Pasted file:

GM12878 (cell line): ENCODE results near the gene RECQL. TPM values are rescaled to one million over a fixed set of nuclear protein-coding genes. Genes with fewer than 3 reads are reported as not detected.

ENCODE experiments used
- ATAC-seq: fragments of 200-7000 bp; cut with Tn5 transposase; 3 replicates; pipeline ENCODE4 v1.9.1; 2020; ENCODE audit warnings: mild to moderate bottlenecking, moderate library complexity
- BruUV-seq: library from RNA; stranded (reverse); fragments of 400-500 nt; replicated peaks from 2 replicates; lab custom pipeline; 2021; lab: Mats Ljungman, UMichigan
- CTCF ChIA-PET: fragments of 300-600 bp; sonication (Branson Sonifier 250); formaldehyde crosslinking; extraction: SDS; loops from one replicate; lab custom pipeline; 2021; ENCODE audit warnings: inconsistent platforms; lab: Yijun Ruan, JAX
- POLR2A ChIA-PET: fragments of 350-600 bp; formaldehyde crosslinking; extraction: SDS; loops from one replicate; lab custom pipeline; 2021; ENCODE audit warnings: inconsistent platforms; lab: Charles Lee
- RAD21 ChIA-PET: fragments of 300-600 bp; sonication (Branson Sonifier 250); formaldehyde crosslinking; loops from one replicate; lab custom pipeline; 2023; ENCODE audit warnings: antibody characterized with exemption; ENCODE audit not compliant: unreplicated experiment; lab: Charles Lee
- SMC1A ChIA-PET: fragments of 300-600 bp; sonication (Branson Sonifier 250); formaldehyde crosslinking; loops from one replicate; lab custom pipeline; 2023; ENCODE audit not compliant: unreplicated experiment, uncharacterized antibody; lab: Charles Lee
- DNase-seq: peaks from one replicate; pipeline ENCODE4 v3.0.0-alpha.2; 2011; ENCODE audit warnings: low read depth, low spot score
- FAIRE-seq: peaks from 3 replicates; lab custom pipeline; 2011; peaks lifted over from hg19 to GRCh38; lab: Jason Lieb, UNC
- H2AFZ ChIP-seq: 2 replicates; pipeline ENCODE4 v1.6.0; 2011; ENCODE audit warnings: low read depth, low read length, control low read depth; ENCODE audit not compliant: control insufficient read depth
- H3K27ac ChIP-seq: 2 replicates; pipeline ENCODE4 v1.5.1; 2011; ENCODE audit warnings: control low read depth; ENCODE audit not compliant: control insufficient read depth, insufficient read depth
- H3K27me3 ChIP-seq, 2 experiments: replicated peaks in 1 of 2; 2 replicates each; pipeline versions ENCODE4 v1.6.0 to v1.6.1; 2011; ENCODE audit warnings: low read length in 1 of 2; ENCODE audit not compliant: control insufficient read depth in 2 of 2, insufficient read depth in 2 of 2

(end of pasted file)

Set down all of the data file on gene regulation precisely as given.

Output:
GM12878 (cell line): ENCODE results near the gene RECQL. TPM values are rescaled to one million over a fixed set of nuclear protein-coding genes. Genes with fewer than 3 reads are reported as not detected.

ENCODE experiments used
- ATAC-seq: fragments of 200-7000 bp; cut with Tn5 transposase; 3 replicates; pipeline ENCODE4 v1.9.1; 2020; ENCODE audit warnings: mild to moderate bottlenecking, moderate library complexity
- BruUV-seq: library from RNA; stranded (reverse); fragments of 400-500 nt; replicated peaks from 2 replicates; lab custom pipeline; 2021; lab: Mats Ljungman, UMichigan
- CTCF ChIA-PET: fragments of 300-600 bp; sonication (Branson Sonifier 250); formaldehyde crosslinking; extraction: SDS; loops from one replicate; lab custom pipeline; 2021; ENCODE audit warnings: inconsistent platforms; lab: Yijun Ruan, JAX
- POLR2A ChIA-PET: fragments of 350-600 bp; formaldehyde crosslinking; extraction: SDS; loops from one replicate; lab custom pipeline; 2021; ENCODE audit warnings: inconsistent platforms; lab: Charles Lee
- RAD21 ChIA-PET: fragments of 300-600 bp; sonication (Branson Sonifier 250); formaldehyde crosslinking; loops from one replicate; lab custom pipeline; 2023; ENCODE audit warnings: antibody characterized with exemption; ENCODE audit not compliant: unreplicated experiment; lab: Charles Lee
- SMC1A ChIA-PET: fragments of 300-600 bp; sonication (Branson Sonifier 250); formaldehyde crosslinking; loops from one replicate; lab custom pipeline; 2023; ENCODE audit not compliant: unreplicated experiment, uncharacterized antibody; lab: Charles Lee
- DNase-seq: peaks from one replicate; pipeline ENCODE4 v3.0.0-alpha.2; 2011; ENCODE audit warnings: low read depth, low spot score
- FAIRE-seq: peaks from 3 replicates; lab custom pipeline; 2011; peaks lifted over from hg19 to GRCh38; lab: Jason Lieb, UNC
- H2AFZ ChIP-seq: 2 replicates; pipeline ENCODE4 v1.6.0; 2011; ENCODE audit warnings: low read depth, low read length, control low read depth; ENCODE audit not compliant: control insufficient read depth
- H3K27ac ChIP-seq: 2 replicates; pipeline ENCODE4 v1.5.1; 2011; ENCODE audit warnings: control low read depth; ENCODE audit not compliant: control insufficient read depth, insufficient read depth
- H3K27me3 ChIP-seq, 2 experiments: replicated peaks in 1 of 2; 2 replicates each; pipeline versions ENCODE4 v1.6.0 to v1.6.1; 2011; ENCODE audit warnings: low read length in 1 of 2; ENCODE audit not compliant: control insufficient read depth in 2 of 2, insufficient read depth in 2 of 2